The International Prize for Arab Fiction awarded for the first time to a Libyan writer


Mohamed Alnaas alongside a portrait from his book “Pain sur la table de l’oncle Milad”.

“Bread on Uncle Milad’s Table” by leading Libyan novelist Mohamed Alnaas has been announced as the winner of the 2022 International Prize for Arabic Fiction (IPAF).

The novel, published by Rashm, was named this year’s winner by Judge Chairman Shukri Mabkhout at a ceremony in Abu Dhabi which was also streamed online.

In addition to receiving $50,000, funding will be provided for the English translation of Bread on Uncle Milad’s Table, and Mohamed Alnaas can expect to see increased book sales and international recognition.

Bread on Uncle Milad’s Table is a unique story based in Libya. In the closed society of his village, Milad strives to live up to the definition of ideal masculinity, as his society sees it. However, after all his efforts, he fails to be “a man” and, after meeting his sweetheart and future wife, Zeinab, decides to forget this definition and be himself.

Living at home, he performs the tasks that his society reserves for women, while Zeinab works and supports the family. Milad doesn’t know how he is made fun of in the village until his nephew tells him. Uncle Milad’s Bread on the Table challenges the static ideas of gender and defends the individual against the destructive ideas embraced by the majority.

Mohamed Alnaas is a Libyan short story writer and journalist, born in 1991. He graduated with a BA in Electrical Engineering from the University of Tripoli in 2014, and his short story collection Blue Blood was published in 2020.

Pain sur la table de l’oncle Milad (2021) is his first novel and he wrote it in just six months during confinement and while Tripoli was under bombardment. He says writing the book was his “refuge from madness” amid the news of Covid and the war.

At 31, Alnaas is the youngest writer to win the International Prize for Arab Fiction and the first from Libya. Bread on the Table of Uncle Milad was published with the support of the Libyan Arete Foundation.

The bread on the table of Uncle Milad was chosen by the judges as the best work of fiction published in Arabic between July 1, 2020 and June 30, 2021. It was chosen from a shortlist of six author novels from Egypt, Kuwait, Libya, Morocco, Oman and, for the first time, the UAE.

Shukri Mabkhout, chair of the 2022 judges, said, “The winning novel is written in the form of confessions of personal experience.

“Its plethora of detail is skillfully unified by a gripping narrative. It offers a deep and meticulous critique of the dominant concepts of masculinity and femininity and the division of labor between men and women, and their effects both psychologically and socially.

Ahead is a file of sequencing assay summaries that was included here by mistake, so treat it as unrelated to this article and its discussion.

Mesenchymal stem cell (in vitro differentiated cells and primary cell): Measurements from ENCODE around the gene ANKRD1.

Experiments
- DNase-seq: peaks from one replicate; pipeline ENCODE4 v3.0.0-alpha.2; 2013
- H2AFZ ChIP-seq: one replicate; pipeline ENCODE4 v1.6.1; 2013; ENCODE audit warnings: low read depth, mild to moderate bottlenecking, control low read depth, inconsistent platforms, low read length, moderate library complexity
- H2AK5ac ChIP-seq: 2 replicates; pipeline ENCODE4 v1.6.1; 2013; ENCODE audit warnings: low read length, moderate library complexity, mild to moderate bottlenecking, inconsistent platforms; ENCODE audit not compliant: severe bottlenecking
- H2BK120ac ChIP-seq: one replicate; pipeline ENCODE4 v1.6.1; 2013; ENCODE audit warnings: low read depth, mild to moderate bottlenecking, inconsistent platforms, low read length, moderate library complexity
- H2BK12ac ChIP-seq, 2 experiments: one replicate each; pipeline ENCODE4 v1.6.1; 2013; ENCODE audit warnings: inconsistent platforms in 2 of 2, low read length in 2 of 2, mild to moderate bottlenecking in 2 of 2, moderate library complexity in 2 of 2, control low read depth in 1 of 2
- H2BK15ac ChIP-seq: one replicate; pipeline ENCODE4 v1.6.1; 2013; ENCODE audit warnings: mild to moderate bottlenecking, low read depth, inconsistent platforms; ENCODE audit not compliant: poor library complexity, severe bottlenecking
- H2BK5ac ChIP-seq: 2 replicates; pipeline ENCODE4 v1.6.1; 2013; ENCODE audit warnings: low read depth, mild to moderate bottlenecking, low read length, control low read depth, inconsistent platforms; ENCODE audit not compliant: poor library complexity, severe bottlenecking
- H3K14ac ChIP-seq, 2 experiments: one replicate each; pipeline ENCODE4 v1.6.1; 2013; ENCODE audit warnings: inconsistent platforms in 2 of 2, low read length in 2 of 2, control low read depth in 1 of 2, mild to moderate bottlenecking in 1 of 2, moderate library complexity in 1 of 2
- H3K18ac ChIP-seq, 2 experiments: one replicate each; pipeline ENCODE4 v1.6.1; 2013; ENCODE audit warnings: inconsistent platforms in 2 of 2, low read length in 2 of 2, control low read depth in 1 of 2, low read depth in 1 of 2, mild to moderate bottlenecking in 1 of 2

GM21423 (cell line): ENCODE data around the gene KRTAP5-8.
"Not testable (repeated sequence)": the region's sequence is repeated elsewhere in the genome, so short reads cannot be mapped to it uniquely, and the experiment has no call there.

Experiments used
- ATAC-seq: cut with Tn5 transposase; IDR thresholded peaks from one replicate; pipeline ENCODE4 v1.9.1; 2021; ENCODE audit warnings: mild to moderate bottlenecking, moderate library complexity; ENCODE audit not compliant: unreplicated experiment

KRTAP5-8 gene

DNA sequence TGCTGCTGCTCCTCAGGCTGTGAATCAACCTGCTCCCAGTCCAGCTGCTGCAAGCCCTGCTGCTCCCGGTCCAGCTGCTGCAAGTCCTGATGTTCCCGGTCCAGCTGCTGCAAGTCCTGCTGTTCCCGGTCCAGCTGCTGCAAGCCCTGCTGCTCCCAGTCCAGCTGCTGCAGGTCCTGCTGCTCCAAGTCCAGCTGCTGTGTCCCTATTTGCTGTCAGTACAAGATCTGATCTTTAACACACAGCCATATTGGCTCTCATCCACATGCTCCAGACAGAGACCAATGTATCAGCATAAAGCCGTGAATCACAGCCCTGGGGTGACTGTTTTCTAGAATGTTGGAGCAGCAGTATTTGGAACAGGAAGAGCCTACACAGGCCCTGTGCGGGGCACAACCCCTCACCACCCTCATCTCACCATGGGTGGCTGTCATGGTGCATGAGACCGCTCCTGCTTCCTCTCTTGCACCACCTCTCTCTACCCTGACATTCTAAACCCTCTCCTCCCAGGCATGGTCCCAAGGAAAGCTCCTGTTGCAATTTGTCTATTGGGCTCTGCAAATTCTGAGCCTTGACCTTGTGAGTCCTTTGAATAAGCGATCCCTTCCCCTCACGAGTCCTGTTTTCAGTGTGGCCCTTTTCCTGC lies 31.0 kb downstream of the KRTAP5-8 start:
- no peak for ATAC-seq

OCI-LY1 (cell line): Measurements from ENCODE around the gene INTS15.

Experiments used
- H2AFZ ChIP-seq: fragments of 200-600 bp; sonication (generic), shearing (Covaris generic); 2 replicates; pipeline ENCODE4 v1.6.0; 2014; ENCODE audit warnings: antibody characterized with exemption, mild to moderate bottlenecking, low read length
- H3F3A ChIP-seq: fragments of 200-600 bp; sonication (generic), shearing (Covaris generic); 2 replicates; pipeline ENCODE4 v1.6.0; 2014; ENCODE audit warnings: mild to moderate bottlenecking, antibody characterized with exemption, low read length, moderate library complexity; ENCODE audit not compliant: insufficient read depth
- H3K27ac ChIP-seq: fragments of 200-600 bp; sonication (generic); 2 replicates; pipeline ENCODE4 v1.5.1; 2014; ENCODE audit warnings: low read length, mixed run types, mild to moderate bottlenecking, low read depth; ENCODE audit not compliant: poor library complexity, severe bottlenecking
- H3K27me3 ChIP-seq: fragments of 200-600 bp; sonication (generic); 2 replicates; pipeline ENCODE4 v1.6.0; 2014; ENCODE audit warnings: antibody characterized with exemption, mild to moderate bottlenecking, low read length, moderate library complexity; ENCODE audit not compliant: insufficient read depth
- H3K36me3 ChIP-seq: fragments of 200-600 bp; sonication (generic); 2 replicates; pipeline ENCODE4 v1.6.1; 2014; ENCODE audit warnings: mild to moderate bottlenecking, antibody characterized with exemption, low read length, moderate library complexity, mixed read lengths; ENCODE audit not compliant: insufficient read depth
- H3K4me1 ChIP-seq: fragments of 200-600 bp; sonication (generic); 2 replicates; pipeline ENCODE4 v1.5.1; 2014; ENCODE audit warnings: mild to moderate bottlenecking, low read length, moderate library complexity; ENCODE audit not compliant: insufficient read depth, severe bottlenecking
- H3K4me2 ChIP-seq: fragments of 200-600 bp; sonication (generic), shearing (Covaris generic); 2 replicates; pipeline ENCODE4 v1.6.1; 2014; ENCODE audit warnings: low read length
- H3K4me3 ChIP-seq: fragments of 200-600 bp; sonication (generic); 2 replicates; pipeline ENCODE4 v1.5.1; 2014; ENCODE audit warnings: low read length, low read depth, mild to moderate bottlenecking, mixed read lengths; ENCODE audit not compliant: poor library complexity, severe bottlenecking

It falls into the category of novels that challenge cultural norms about gender.

However, it fits into its local Arab context and steers clear of any ideological treatment of the issues, as such treatment would run counter to the way fiction can present multiple viewpoints.

Professor Yasir Suleiman, Chairman of the Board of Trustees, said: “Bread on the table from Uncle Milad is the gripping story of one man, Milad, who reflects on his life as it unfolds in an outwardly fractured but perfectly braided continuum at the subterranean level. The story takes the reader effortlessly through Milad’s journey, with its many twists and turns, revealing his alienation from the norms of a society that values ​​a virile interpretation of masculinity.

“Never altered, the language of the novel is an excellent testimony to the malleability of the high register of the Arabic language and its ability to deal with the intimate affairs of body and soul with naturalness and ease. At times melancholy, but always lyrical, the narrative manages to evoke a conflicting cultural fabric that merges time and place in a Libyan milieu that speaks to and for Arabs around the world.

The shortlisted finalists – Khalid Al-Nassrallah, Tareq Imam, Reem al-Kamali, Bushra Khalfan and Mohsine Loukili – will each receive $10,000.

The five-judge jury was chaired by Tunisian novelist, scholar and former IPAF (The Italian, 2015) winner Shukri Mabkhout. He was accompanied by Libyan doctor, poet and translator Ashur Etwebi, Lebanese writer and PEN International board member Iman Humaydan, Kuwaiti poet and critic Saadiah Mufarreh and Bulgarian scholar and translator Baian Rayhanova.

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